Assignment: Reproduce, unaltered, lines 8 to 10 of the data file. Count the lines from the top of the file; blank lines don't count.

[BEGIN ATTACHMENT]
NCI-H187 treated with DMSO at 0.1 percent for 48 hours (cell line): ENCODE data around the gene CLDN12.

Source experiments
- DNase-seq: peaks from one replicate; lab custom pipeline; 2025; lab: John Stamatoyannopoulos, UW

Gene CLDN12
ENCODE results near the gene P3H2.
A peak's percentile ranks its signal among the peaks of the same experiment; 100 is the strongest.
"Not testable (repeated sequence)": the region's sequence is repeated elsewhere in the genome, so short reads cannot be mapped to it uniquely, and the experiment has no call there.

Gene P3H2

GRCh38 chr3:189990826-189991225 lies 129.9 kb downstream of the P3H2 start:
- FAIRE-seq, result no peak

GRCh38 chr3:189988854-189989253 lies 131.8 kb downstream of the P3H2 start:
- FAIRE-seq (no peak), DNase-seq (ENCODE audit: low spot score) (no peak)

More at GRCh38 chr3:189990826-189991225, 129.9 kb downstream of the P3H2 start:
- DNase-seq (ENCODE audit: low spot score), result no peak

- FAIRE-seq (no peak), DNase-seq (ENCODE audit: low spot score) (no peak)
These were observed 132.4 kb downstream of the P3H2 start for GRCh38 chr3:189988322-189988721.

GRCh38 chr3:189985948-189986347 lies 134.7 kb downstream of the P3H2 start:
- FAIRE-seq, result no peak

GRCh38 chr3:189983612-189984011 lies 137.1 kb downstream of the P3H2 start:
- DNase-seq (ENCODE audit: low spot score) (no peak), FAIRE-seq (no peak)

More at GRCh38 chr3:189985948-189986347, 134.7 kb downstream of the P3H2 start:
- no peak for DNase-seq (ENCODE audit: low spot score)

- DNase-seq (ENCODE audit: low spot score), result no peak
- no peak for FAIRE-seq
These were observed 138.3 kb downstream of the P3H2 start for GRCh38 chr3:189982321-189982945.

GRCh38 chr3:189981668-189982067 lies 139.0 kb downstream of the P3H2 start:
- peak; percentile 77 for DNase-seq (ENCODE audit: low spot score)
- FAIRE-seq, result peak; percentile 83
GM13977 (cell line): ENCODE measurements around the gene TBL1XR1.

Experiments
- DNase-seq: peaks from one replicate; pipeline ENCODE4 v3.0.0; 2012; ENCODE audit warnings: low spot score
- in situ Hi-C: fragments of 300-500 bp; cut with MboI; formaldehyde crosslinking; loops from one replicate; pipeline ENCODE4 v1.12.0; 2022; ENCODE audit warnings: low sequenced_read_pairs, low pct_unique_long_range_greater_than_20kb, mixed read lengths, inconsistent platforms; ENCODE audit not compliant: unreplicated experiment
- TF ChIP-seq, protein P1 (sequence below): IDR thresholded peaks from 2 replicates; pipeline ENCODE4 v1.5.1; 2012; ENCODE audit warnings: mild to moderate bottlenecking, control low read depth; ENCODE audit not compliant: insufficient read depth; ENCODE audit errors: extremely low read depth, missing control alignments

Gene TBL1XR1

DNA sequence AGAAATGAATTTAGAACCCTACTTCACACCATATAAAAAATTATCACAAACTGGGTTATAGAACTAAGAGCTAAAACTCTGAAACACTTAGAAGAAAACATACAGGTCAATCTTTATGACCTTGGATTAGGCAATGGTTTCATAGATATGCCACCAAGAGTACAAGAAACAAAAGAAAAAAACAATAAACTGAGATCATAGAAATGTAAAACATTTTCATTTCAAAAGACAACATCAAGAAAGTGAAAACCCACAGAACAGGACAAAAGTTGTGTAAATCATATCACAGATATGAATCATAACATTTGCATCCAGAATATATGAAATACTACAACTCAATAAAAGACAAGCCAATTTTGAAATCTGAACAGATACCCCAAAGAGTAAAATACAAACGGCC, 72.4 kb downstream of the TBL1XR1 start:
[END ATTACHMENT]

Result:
Gene P3H2

GRCh38 chr3:189990826-189991225 lies 129.9 kb downstream of the P3H2 start:
- FAIRE-seq, result no peak